The pathway was followed along the south-west face of the plantation till a gateway led to the highroad. In a field of Ballamona, Canon Quine pointed out an artificial " cup-mark " on a large upright slab. Some distance further on, upon approaching a small ruined homestead, it was remarked that a little to the right there was a fine tumulus and some interesting cairns near the head of the streamlet running down to Kennaa. A few yards further on was a small triangular space by the side of the road, against the boundary hedge of Ballagarman, and on the Treen of Ballahig. This was the site of an early Keeill, the original name of which appeared to be lost, but memory of it had been handed down by Vicar Holmes, of Patrick, under the name of 'Keeill Vout.' In 1850, or thereabouts, the walls ' were scarcely visible'; now it was only with much difficulty that it had been rediscovered, and they were indebted to Mr. R. Lace for excavating it so as to reveal some slight trace of their foundations. He thought it was significant that the adjoining farm, of which probably the fence had invaded a portion of the surrounding cemetery, bore the name of Ballagarman. In other cases, as that of Ballingan, Marown, and of Ballakillingan, Lezayre, it was certain that the estate had derived its name from that of the saint to whom the Keeill erected on it had been dedicated, so here it seemed likely that Ballagarman was so called from the Keeill, and that this was the same saint who gave his name to the adjoining parish and to the Cathedral at Peel. The word 'Vout ', whatever it might be a corruption of (and Archdeacon Kewley had suggested that it stood for ' Fod ', a sod, and was so called from the building haying been originally of mud), had evidently been applied at a much later date, When the saint's name had been forgotten. Canon Quine agreed that this might be the origin of the name Ballagarman. In Manx the hard ' g ' was pronounced more like a rough breathing, and, in this instance, had given rise to the local name 'Kermeen Mac Armine. At one time this was an important family and large landowner in Man. The land on which Douglas was now built, as appeared by the rent-rolls, was owned by a Kermeen. It was interesting to note that many of our family names had originated from those of early Celtic Saints, such as Bridget, Ciaran, Cuthbert, and others, from which may be derived, respectively — Bridson, Carran, Curphey, and many other varieties of these and of other surnames. Mr. Kermode thought this view seemed to be supported by a frequent surname in this parish of Patrick, namely, Quirk, which was simply MacPheric; it almost looked as though the original Clan occupying this district had substituted the name of their saint for the old Celtic one previously in use.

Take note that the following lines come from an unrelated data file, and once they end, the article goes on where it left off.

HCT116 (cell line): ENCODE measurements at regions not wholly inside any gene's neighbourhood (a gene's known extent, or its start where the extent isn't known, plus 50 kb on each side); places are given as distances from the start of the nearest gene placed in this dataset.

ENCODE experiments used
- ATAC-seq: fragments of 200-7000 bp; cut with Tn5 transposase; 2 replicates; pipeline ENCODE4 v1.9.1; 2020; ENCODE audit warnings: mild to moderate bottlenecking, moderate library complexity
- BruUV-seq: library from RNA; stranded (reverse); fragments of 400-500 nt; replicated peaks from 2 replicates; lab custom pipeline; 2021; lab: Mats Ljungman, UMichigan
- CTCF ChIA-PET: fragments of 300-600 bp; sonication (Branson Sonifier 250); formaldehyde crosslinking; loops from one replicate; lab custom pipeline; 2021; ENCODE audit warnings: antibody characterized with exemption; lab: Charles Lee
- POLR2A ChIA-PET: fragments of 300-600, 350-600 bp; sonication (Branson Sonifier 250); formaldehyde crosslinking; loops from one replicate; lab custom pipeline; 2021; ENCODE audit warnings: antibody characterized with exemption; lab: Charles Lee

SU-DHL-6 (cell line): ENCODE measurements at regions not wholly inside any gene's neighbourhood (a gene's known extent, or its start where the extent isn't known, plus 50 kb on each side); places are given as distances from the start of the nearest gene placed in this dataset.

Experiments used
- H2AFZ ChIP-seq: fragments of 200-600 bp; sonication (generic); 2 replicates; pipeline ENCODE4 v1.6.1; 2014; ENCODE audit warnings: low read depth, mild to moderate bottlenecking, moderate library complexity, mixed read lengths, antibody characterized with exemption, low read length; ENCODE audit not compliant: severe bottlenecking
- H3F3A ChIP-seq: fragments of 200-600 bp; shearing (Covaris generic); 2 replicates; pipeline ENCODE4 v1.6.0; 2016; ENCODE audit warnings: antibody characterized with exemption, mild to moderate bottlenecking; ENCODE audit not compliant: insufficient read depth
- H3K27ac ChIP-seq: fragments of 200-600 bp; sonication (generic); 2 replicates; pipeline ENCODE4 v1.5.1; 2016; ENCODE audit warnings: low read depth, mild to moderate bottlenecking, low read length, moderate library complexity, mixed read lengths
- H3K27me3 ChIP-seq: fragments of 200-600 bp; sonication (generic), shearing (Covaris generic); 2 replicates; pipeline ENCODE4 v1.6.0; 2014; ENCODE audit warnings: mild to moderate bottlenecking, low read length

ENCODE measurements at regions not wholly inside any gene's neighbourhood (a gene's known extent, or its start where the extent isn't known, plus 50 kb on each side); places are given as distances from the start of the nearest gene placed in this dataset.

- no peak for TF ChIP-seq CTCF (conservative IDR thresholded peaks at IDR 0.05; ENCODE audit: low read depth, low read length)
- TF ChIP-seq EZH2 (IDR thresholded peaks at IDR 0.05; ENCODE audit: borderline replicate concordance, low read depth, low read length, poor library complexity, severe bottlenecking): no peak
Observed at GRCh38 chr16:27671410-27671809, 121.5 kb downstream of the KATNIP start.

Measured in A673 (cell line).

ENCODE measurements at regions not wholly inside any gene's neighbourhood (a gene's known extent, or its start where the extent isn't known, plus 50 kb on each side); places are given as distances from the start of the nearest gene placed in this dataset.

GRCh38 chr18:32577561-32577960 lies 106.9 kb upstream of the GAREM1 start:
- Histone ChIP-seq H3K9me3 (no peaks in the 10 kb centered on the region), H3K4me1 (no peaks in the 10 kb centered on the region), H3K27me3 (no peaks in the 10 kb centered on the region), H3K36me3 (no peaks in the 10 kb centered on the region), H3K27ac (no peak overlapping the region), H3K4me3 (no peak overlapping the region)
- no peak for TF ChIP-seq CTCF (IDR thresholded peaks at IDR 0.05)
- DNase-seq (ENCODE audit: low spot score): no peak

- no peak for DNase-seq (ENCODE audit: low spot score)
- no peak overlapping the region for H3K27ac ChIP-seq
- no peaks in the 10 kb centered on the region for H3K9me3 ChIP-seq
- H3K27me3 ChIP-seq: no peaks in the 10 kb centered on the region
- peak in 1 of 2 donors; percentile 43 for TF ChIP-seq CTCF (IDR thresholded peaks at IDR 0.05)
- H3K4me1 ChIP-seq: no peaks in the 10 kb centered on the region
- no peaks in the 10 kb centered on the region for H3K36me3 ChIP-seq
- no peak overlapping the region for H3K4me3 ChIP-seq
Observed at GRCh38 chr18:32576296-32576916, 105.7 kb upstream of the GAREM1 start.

Mr. Lace pointed out the foundations of the walls cleared by him, at the west end a little of the floor-pavement was still to be seen. The. building appeared to have measured internally about 15ft. by 8 to 9ft. Some upright stones, probably marking lintel graves, were remembered there quite recently; now, only one remained. The Secretary was requested to write to the Highway Board that the site might be kept clear of road metal and rubbish, and the traces of foundations still existing left undisturbed.

The picturesque, but steep, old road was followed to the Hope, and to Ballacraine, where they stopped to view the old Ring-Fort through which the highroad to Foxdale had been cut. The plan of it could be traced, though the remains on the East side were almost obliterated. At the corner of the highroad to Douglas was seen an old burial ground, the date of which is uncertain. Mr Cowley, of Ballacraine, described the opening of a stone grave some 40 years ago. There, was, he said, a local tradition that Mannanan Mac Lir had occupied the site.